* IASB foresees no ‘fair value’ rule change on EU demands
* Chairman says mark-to-market best to value instruments
* IASB hopes U.S. to adopt international rules
SAO PAULO, Jan 28 (Reuters) - The International Accounting Standards Board (IASB) will not change fair value rules based solely on demands from the European Union, IASB Chairman David Tweedie said on Thursday.
The IASB recently adopted changes to the fair value rule that some EU finance ministers criticized for increasing the impact of the credit crunch on banks.
“We can’t keep changing (the accounting rules) for one particular part of the world... We cannot always allow Europe to tell us what to do. This is global. We are the IASB, not the European accounting standard board,” Tweedie told reporters in Brazil’s financial hub of Sao Paulo.
Tweedie said mark-to-market accounting was the best way to stablish the fair value of financial instruments when a bank can’t account for cash flow.
“The market is probably the best assessment of what the present value of those instruments are. That’s the new standard. Some in Europe say, ‘We think it’s too much for fair value.’ Our assessments throughout the world say that it is what the people want us to do,” he said.
Reform of the IASB’s fair value rule is being done in three stages. The board is consulting on the second stage, which will require banks to bring forward losses on loans much sooner.
During the crises, Tweedie added, “some banks ignored some of the evidence” of losses.
In the United States, the IASB has held talks with the Financial Accounting Standards Board (FASB) for years to bring international accounting rules close together.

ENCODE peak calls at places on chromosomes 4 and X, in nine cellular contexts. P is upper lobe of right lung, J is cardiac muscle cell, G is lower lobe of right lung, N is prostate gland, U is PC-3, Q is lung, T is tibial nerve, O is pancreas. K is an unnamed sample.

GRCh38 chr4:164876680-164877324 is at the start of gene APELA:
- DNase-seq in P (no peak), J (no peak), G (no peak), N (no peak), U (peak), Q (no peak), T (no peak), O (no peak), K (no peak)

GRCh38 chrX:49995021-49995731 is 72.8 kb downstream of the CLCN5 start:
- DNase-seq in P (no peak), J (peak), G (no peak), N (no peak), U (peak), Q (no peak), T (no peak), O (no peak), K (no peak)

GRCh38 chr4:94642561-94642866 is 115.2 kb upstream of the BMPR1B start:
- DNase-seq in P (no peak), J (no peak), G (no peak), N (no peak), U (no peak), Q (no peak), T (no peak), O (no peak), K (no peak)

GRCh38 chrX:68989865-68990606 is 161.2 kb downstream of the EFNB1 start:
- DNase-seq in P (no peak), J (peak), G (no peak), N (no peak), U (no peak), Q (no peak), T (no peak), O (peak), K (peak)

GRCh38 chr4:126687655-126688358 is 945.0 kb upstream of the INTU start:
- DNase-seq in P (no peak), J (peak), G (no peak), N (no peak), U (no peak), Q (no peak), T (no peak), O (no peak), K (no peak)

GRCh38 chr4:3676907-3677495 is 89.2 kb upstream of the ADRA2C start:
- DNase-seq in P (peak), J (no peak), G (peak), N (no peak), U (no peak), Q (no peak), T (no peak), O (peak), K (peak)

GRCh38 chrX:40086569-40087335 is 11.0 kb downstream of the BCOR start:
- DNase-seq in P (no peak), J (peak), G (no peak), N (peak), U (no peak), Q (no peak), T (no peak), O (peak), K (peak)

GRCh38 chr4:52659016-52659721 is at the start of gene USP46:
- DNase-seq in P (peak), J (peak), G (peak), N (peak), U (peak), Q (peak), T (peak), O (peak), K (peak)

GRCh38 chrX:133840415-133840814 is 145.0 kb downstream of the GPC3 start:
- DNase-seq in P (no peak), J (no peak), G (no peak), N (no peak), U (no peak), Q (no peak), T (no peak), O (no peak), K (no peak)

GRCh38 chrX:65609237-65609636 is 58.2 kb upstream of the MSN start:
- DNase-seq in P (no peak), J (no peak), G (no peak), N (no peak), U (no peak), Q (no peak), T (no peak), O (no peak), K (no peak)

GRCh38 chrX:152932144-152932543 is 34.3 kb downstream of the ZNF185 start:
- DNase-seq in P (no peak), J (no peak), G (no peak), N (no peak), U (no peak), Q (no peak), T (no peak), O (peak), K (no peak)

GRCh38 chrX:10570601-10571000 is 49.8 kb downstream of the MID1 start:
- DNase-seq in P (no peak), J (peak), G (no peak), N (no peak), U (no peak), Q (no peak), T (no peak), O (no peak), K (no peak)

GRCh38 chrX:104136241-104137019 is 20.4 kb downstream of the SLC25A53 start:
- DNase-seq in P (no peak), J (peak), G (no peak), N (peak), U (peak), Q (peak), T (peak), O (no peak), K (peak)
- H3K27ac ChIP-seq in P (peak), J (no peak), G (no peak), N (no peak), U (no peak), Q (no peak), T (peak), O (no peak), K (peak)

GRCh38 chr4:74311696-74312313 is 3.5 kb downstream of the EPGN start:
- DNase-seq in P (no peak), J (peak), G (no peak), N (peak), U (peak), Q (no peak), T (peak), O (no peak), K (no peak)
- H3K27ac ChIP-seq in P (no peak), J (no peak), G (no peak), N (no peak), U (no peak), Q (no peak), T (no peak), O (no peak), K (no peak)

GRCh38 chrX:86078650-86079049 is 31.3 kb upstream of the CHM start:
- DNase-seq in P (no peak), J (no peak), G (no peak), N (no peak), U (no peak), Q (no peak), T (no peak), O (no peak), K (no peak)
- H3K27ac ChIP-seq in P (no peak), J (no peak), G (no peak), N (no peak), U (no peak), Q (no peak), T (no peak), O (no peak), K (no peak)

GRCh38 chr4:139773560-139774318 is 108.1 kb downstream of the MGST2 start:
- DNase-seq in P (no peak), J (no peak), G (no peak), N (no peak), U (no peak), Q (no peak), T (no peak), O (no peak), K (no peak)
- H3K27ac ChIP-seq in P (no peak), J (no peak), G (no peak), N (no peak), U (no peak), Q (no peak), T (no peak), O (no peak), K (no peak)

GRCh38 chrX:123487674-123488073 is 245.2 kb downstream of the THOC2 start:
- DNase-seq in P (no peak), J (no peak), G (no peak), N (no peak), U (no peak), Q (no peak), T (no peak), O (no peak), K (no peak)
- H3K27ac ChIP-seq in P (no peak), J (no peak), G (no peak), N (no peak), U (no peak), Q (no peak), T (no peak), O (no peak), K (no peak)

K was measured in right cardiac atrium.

“Ultimately, we have to speak for the international community. If we disagree with FASB, we have to do what we think is right,” Tweedie said. “We can’t converge at all costs. At present, they wish a much (less rigid concept of) fair value that we believe the rest of the world would accept or even think is appropriate.”
At the same time, he said he expects the U.S. Securities and Exchange Commission will produce a statement in the next few weeks saying what the United States will do about moving toward international accounting standards. “I think they will confirm they will make a decision next year.”
“We have all the major economies signing up for IFRS except the United States... I think if they decide they don’t want to use the standards, there will be a resistance in the world. I don’t think the United States wants to be isolated,” he said.
“Do you understand Chinese accounting? Do you understand Indian accounting? The answer is no. But you will when they use IFRS, and you will invest when you know where the answers are,” Tweedie added. (Reporting by Cesar Bianconi, editing by Elzio Barreto and Padraic Cassidy)